• Prompt response to the first phone call
  • Thoroughness in communication
  • Frequency of communication
  • Service promises and commitments
  • Accessibility to the top

Blocking off Focus Hours on your calendar for strategic non-urgent growth and turnaround work ensures that more non-urgent high-priority work gets done. Trear these hours like you have clocked into the production line to ensure zero interruptions. Strstegic plans become useless unless the required work hits someone’s calendar or to-do list. (Faust, 2011)

Using priority management to accomplish the turnaround strategy: Knowing our ‘A’s and ‘B’s and 1-2-3s — Create a list of only six items a day, to prioritise it, and to work through it in priority every day.

Ask, don’t tell to get more growth (Socratic Stretch). Because people tend to support that which they help you to create, you will get more buy-in by geting your team to set the targets rather than you telling them what you think they should be. Socratically sell your team; don’t tell your team the potential. (Faust, 2011)

The challenge you may be facing in managing a team of diverse talent, experience, and confidence is that you can’t be sure whom on your team succeeds unintentionally, and who is truly achieving on their intent. (Faust, 2011)

Stretch 100: Achieving three-year objectives within 100 days instead. However, it is okay for the team to fail in achieving them. At the same time, if achieved, the team is not expected to replicate the same result in the next cycle.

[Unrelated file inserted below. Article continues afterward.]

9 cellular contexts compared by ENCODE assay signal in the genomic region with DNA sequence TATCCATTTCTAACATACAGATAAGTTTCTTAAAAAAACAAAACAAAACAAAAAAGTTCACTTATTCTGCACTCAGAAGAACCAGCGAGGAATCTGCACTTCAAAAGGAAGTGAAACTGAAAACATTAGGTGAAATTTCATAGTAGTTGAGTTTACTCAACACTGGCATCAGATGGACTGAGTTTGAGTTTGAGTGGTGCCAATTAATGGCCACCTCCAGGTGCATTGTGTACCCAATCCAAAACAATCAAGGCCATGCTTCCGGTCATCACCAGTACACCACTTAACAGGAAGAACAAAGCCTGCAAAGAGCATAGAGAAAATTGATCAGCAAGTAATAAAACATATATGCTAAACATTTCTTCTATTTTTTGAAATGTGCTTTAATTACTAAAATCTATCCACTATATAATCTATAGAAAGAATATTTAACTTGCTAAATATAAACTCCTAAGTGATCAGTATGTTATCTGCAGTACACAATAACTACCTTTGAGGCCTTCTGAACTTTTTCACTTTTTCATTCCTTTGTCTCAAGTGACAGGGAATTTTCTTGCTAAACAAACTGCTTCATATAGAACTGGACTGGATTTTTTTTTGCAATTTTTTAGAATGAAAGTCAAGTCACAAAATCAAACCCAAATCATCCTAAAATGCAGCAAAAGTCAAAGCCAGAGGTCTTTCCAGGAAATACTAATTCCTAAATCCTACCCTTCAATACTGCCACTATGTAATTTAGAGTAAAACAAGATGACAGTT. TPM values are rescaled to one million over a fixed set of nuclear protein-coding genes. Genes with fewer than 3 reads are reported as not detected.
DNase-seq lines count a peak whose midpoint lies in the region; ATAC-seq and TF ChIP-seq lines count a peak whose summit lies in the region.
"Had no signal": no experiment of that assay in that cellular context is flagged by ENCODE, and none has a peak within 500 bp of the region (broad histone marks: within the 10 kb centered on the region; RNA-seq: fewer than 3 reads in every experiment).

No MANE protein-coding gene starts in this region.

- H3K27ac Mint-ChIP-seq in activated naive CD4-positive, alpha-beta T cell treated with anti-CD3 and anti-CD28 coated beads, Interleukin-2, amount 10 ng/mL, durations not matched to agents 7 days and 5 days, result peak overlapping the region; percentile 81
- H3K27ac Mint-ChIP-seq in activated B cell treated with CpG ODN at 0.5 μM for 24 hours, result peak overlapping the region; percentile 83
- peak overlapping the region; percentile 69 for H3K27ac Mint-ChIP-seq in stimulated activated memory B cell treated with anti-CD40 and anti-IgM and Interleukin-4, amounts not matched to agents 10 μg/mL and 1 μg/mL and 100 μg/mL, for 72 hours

What matters to the top leader:

  • The priority of significant growth and how everyone can contribute to accelerating the company’s progress toward aggressive growth goals.
  • The power, influence, and importance of the sales team’s efforts and input regarding bringing on larer and higher-quality customers, and how sales can contribute in other ways that will help to grow profits and revenues.
  • That his door is always open for anyone who has important insights on how we could grow sales.
  • That she is eager to become personally involved in helping to close large deals or speak to other C-level executives with prospective new business, in phone calls, meetings, or whatever she can reasonably contribute in the effort to grow sales.
  • That sales is as critical a function of the company as any other part of the company.

Best practices of top-echelon executives:

  • Going on key account calls and priority selling opportunities.
  • Being involved in recognising and delivering incentives with the sales team.
  • Listening to the sales team for input on how to improve issues with the company and within the selling process and sales support.

A look at the leader: Five impediments to turnaround and growth:-

  1. Pride
  2. Abusive relationships
  3. Gossiping
  4. Greed
  5. Any of the five dysfunctions in the principle of authority:

i. Lack of clear authority structure.

ii. Lack of respect for the chain of command.

iii. The inability to communicate up the ladder without fear of retribution.

iv. The lack of checks and balances.

v. Megalomania and rebellion.

There is no virtue in leadership as important to accelerated growth and turnaround as that of humility. (Faust, 2011)

The call of the leader: You have a responsibility to the families that depend on your company. Carpe diem.

And Allah is Al-Hasib, the Reckoner. -MM